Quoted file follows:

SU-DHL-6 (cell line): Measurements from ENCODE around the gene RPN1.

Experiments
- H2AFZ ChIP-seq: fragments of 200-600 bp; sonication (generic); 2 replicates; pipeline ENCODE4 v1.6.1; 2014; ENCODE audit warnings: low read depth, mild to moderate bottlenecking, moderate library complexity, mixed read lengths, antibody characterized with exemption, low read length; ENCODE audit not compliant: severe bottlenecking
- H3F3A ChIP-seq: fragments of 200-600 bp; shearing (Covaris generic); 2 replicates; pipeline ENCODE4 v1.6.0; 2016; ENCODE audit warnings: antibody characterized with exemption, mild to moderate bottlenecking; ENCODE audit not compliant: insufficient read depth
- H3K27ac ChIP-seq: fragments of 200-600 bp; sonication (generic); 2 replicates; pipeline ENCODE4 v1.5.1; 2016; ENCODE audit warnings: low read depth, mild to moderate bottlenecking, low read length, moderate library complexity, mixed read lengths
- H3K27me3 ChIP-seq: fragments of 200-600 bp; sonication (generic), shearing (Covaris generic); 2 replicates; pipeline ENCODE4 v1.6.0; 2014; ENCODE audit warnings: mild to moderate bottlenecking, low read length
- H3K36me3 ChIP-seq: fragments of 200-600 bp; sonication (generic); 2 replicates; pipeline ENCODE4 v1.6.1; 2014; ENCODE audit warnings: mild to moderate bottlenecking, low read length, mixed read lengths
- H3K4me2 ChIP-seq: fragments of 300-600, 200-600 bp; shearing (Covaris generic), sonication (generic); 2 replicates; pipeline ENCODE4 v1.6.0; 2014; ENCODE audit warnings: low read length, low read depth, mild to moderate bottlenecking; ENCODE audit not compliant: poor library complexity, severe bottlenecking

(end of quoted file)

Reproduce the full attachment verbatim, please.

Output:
SU-DHL-6 (cell line): Measurements from ENCODE around the gene RPN1.

Experiments
- H2AFZ ChIP-seq: fragments of 200-600 bp; sonication (generic); 2 replicates; pipeline ENCODE4 v1.6.1; 2014; ENCODE audit warnings: low read depth, mild to moderate bottlenecking, moderate library complexity, mixed read lengths, antibody characterized with exemption, low read length; ENCODE audit not compliant: severe bottlenecking
- H3F3A ChIP-seq: fragments of 200-600 bp; shearing (Covaris generic); 2 replicates; pipeline ENCODE4 v1.6.0; 2016; ENCODE audit warnings: antibody characterized with exemption, mild to moderate bottlenecking; ENCODE audit not compliant: insufficient read depth
- H3K27ac ChIP-seq: fragments of 200-600 bp; sonication (generic); 2 replicates; pipeline ENCODE4 v1.5.1; 2016; ENCODE audit warnings: low read depth, mild to moderate bottlenecking, low read length, moderate library complexity, mixed read lengths
- H3K27me3 ChIP-seq: fragments of 200-600 bp; sonication (generic), shearing (Covaris generic); 2 replicates; pipeline ENCODE4 v1.6.0; 2014; ENCODE audit warnings: mild to moderate bottlenecking, low read length
- H3K36me3 ChIP-seq: fragments of 200-600 bp; sonication (generic); 2 replicates; pipeline ENCODE4 v1.6.1; 2014; ENCODE audit warnings: mild to moderate bottlenecking, low read length, mixed read lengths
- H3K4me2 ChIP-seq: fragments of 300-600, 200-600 bp; shearing (Covaris generic), sonication (generic); 2 replicates; pipeline ENCODE4 v1.6.0; 2014; ENCODE audit warnings: low read length, low read depth, mild to moderate bottlenecking; ENCODE audit not compliant: poor library complexity, severe bottlenecking